Reframing Our Expectations for One Another

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all that matters

Did you see the prank video floating through our Facebook streams recently about who helps a nicely dressed business man who falls and who helps an apparently homeless man who falls? The video opens many questions for us and itself seems to focus mainly on the appearances of the two men… I immediately wanted to go deeper with the video. If you haven’t seen it, here it is…

Perhaps like me, you live in and among a homeless population. We have many homeless folks in downtown Bethesda and more and more you can’t catch a red light on many main streets without a homeless or needful person asking for help while you wait. Homeless neighbors sit by us at Starbucks, greet us at the Metro and some will come and sit in our church building during the day as a quiet respite from the street. For the most part I believe we have created a different set of rules for interacting with our homeless neighbors, and that is a large part of what is happening in the video.

I dug around to see if my thoughts were online anywhere, and I at least found this bit on social interactions that better defined the thing I think we’re talking about in this case of this video… (the bolded emphasis in mine)

In sociology, social interaction is a dynamic sequence of social actions between individuals (or groups) who modify their actions and reactions due to actions by their interaction partner(s). Social interactions can be differentiated into accidental, repeated, regular and regulated.

A social interaction is a social exchange between two or more individuals. These interactions form the basis for social structure and therefore are a key object of basic social inquiry and analysis. Social interaction can be studied between groups of two (dyads), three (triads) or larger social groups.

Social structures and cultures are founded upon social interactions. By interacting with one another, people design rules, institutions and systems within which they seek to live. Symbols are used to communicate the expectations of a given society to those new to it, either children or outsiders. Through this broad schema of social development, one sees how social interaction lies at its core.

Source: Boundless. “Understanding Social Interaction.” Boundless Sociology. Boundless, 03 Jul. 2014. Retrieved 06 Feb. 2015 from

I believe the business man in the video represents someone living by our social rules, within acceptable systems and institutions. So when he falls, there is an immediate need among others to restore him. He better represents what we have invested ourselves in, an acceptable life by normative social standards. The homeless man? He is presumed to be living outside those systems and institutions, and therefore his fall has less impact on the passersby. They are not invested in him already, and so his immediate predicament is less impactful for them. In fact, he represents a threat for many people, either an immediate threat to their safety or a more cosmic threat to our presumed rules for living.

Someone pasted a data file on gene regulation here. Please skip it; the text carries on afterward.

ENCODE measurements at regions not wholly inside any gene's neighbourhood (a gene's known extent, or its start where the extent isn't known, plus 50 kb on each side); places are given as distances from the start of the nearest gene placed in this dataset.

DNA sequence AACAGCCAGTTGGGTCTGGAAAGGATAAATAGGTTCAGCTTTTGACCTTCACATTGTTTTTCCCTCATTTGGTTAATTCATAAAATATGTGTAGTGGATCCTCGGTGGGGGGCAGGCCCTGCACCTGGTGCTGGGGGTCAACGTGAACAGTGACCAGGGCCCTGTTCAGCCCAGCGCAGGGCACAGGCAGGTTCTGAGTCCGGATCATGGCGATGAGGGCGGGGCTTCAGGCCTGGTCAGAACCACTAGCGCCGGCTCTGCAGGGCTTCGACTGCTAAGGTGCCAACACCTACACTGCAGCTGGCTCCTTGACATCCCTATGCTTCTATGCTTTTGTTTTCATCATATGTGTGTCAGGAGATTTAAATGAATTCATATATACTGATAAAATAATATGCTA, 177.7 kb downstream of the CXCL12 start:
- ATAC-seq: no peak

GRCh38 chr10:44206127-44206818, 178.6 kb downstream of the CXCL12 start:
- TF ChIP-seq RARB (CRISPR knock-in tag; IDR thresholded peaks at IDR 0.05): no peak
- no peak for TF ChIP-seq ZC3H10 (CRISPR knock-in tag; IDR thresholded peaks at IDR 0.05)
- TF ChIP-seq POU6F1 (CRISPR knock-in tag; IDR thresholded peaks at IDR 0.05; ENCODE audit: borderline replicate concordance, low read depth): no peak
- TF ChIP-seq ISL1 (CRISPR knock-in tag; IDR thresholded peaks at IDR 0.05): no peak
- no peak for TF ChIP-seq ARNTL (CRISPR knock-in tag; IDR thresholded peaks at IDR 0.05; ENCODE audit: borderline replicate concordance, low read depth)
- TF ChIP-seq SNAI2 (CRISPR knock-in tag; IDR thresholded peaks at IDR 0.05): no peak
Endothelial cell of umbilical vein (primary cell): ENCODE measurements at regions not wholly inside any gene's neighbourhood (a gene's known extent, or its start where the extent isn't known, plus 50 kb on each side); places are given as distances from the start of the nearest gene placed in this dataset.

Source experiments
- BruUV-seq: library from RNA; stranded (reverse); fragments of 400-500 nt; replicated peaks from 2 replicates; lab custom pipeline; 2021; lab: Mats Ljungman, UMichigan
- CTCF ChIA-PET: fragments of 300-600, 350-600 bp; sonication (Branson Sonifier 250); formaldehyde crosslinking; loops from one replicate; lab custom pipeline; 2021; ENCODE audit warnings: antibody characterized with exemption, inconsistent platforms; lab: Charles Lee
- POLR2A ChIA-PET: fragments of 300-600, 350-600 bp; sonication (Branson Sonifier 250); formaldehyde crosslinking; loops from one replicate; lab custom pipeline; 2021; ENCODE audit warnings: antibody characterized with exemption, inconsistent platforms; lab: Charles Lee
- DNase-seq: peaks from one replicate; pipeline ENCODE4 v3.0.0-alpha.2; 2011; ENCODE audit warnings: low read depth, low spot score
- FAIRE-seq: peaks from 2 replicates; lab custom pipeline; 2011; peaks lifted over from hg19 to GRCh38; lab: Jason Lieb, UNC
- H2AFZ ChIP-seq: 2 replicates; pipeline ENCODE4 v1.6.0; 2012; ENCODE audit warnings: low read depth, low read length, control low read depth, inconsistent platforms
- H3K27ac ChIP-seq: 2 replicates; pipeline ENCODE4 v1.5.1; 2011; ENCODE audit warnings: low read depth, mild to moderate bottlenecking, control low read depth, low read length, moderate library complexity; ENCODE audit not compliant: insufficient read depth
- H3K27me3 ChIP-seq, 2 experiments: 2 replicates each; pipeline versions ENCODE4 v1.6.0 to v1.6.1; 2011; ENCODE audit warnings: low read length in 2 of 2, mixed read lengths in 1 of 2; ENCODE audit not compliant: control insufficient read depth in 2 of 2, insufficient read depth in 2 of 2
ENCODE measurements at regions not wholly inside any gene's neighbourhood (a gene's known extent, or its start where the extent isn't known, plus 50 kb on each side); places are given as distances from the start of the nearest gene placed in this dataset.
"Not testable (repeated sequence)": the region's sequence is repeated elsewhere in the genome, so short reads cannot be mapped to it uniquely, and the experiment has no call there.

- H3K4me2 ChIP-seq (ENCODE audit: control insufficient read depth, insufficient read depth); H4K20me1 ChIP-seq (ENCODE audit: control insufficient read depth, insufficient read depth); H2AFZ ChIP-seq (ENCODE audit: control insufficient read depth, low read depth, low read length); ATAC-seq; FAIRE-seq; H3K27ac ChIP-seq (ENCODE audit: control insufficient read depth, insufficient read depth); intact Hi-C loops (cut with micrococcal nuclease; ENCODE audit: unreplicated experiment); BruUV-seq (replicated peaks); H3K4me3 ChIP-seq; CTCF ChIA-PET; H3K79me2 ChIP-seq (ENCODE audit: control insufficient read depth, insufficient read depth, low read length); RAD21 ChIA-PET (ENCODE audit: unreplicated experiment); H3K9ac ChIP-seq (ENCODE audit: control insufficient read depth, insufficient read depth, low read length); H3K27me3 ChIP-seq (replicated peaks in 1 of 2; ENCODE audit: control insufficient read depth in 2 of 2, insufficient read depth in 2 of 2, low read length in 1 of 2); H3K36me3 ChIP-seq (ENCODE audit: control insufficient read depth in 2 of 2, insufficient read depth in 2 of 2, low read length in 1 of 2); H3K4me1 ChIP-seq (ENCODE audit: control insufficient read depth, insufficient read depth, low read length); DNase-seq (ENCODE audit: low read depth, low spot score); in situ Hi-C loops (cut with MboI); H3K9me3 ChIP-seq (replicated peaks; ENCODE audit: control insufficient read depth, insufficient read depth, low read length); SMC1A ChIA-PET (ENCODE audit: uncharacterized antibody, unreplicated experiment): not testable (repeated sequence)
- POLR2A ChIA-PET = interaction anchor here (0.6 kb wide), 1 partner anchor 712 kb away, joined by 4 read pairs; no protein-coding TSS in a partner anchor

Am I trying to explain away the video and lessen it’s moral message and impact? No way! I want to take it’s message and come up with a deeper message than just, “Yo, help a brother off the curb!” As a human, I need to intentionally invest in my neighbors, even when they are living and doing life outside of my normative bounds, rules and institutions. Otherwise, I risk developing the kinds of blinders that allow me to walk past a fallen person without helping.

As a human who tries to operate out of a specific faith orientation, I am further challenged by following a religious leader who personally rejected and moved outside of many normative societal rules and regulations of his time. Yes, Jesus.

I’ve grown up hearing sermon after sermon about Jesus touching the untouchable, but has sermon after sermon changed any of us? Have we been equipped with eyes and understanding that allow us to risk stepping into the lives of those outside the social norm? The answer is a qualified and limited yes… I know and have known many amazing human beings, inside and outside of faith communities, who routinely step over those social lines and engage neighbors living outside the bounds of social norms. The answer is also a qualified and limited no… because many of us still operate almost exclusively inside the norms, some even religion’izing the social norms to become matters of faith. Don’t know what that means? Try to find the verse in the Bible that says, “Cleanliness is next to godliness.” (Hint: It ain’t there.)

If I’m being a bit too esoteric for you here, think of it this way… when a clean-cut businessman falls, there is very little cost to helping him… his clothes are less likely to stink or to get me dirty, he probably won’t ask me for money, and after a nice verbal gesture of appreciation we’ll both go on about our day with very little time lost. However, operating on our usual assumptions about people who live outside our normative rules and systems, I wonder if helping a homeless man will get me dirty, if he’ll smell bad, if he’ll ask me for money, if he’ll have a mental illness and hurt me, if he’ll want to talk and take up a bunch of my time… the assumptions go on, and those assumptions increase my projected cost to any social engagement with that person. Seriously, it takes a while to say it, but I think we routinely make these mental and spiritual calculations in a nanosecond.

Let’s pay up. Let’s intentionally reframe some of our social rules so that we are prepared to pay the cost of stepping outside the easy social norms and engage people less like us. It makes us more human. It makes us more faithful.

Just the other day I tried to give a friendly greeting to a certain local homeless man I often see at my favorite Starbucks. It’s one of the things I do, with homeless or well-off-seeming locals… I say hi and introduce myself. We’re neighbors after all. This particular homeless man wanted nothing to do with me. He rudely rebuffed me, loudly proclaiming that he didn’t want to talk to me, see me or shake my extended hand. And, it was a little embarrassing for me.